Music & Entrepreneurship

Singer-songwriter Nat Jay on music licensing, grant-writing, and getting her first big break on The L-Word

Note: This is the second story in a new series that profiles UBC School of Music alumni who have followed interesting and innovative paths to career success.


By Aryn Strickland

Nat Jay performing live at the Rickshaw Theatre

Nat Jay performing live at the Rickshaw Theatre

While the rise of Spotify and other music streaming services has been a boon for major artists like Taylor Swift or Drake, this new economic model has arguably made it harder for independent and emerging artists to make a living by selling their music. The alternative, says singer-songwriter Nat Jay (Minor’04) is to diversify.

Jay has won national awards for her lyrical pop-folk songs and shared the stage with top Canadian artists like Juno-winner Dan Mangan. But instead of signing with a record label, Jay followed a less traditional path to musical success. She has built a thriving career by licensing the rights to her songs for use in TV and movie productions.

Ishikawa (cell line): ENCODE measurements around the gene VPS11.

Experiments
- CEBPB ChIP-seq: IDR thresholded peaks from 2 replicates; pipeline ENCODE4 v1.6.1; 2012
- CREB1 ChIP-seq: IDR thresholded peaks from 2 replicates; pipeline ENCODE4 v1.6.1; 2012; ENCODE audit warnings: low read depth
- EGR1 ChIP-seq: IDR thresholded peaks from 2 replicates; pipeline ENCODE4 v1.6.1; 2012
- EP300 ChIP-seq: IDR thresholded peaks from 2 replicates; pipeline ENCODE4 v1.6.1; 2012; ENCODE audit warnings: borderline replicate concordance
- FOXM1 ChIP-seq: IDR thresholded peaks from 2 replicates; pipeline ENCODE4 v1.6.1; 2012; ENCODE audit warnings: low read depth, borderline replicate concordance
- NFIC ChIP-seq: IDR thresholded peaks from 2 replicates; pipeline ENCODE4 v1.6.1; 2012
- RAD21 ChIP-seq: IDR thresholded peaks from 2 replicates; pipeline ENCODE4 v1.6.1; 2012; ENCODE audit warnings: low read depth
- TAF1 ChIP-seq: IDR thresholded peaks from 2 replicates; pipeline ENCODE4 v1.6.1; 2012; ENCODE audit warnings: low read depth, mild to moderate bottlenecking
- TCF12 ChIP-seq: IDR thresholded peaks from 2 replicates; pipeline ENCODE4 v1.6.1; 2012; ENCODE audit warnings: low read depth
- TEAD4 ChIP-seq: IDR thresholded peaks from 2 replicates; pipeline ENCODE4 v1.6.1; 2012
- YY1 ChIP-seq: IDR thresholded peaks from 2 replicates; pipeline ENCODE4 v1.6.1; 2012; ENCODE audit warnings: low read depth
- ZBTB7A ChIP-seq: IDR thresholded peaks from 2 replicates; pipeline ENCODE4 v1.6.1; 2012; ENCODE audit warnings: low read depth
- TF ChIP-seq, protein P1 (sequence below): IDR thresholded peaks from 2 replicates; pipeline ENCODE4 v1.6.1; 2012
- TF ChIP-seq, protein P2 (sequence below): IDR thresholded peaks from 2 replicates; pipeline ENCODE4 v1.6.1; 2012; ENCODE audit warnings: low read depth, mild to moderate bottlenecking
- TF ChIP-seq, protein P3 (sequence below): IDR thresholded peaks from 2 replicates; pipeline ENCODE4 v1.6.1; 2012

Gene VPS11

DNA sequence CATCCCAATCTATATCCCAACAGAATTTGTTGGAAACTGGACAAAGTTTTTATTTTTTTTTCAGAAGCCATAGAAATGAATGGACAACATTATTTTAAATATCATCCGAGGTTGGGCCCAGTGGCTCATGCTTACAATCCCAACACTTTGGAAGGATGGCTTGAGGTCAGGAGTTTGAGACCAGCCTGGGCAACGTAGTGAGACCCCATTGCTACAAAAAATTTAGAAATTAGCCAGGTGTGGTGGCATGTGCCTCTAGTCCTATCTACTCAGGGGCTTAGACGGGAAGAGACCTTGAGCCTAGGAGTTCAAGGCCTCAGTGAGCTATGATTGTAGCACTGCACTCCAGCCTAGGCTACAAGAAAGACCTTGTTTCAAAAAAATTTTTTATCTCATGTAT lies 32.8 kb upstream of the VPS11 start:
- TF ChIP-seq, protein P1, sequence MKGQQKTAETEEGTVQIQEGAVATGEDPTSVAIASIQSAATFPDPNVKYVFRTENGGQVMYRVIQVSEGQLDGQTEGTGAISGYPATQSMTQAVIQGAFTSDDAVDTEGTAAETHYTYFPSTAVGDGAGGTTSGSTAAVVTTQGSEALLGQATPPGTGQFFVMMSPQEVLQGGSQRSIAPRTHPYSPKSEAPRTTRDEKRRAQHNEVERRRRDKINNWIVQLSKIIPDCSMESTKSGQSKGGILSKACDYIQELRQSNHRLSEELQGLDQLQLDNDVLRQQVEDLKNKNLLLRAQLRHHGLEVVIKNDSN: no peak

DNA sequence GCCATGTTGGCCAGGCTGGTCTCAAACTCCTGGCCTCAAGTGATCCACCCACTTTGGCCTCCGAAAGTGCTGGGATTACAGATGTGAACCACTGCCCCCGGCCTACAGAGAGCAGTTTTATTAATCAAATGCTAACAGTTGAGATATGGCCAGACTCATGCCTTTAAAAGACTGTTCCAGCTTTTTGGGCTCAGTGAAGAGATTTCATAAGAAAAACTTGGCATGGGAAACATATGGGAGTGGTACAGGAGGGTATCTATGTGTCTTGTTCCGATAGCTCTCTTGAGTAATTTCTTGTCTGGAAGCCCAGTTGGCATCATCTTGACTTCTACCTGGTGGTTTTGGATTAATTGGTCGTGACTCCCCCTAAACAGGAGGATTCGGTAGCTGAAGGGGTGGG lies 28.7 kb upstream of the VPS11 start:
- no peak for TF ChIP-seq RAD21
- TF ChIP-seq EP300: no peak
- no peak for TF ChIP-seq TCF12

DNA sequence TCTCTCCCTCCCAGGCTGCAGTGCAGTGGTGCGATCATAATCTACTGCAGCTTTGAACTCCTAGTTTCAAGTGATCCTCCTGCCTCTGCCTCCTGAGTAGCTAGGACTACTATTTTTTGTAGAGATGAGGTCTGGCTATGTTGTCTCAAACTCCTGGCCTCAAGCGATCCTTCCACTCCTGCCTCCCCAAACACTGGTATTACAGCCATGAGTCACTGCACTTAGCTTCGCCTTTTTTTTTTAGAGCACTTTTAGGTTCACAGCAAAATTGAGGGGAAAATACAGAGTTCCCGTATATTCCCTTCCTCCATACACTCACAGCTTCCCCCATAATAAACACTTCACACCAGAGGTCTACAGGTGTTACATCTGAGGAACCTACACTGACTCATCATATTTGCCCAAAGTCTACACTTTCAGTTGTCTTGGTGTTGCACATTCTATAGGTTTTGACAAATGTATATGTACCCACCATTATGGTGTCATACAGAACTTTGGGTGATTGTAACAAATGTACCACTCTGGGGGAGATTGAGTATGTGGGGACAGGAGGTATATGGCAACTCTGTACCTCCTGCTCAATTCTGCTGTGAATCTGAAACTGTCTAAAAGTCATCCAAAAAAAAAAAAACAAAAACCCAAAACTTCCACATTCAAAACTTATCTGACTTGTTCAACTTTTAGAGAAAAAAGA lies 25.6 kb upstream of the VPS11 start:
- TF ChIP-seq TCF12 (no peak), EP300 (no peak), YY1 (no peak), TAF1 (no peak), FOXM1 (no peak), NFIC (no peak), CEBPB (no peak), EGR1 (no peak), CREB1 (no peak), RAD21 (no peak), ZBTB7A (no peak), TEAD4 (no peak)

Her songs have been heard on popular shows and movies across North America, including Heartland on the CBC and Awkward on MTV. And while she performs mostly in local festivals— like Vancouver’s Folk Fest and Spirit of the Sea Fest— she has amassed a following that stretches a lot further because of the exposure from these placements.

“My sync placements made me realize it was actually possible to have a career and generate an income in the music industry,” Jay says. “It has given me an international fan base that I could never have built otherwise,” she says.

But it was while working on the other side of television production that Jay learned about music licensing.

“I didn’t know [licensing] was a thing until it happened. I had just done my first demo, I had a bunch of burned CDs Sharpied with my name on it. I was in between jobs and I was doing some extra work on the show called The L word and I made a friend who was like, ‘I know the assistant director to a show called Men in Trees on ABC, I am going to pass your demo on to her,’” she explains. To Jay’s surprise, she received a message soon after from the show’s supervisor in L.A. asking to use one of the tracks during a big end-of-episode scene.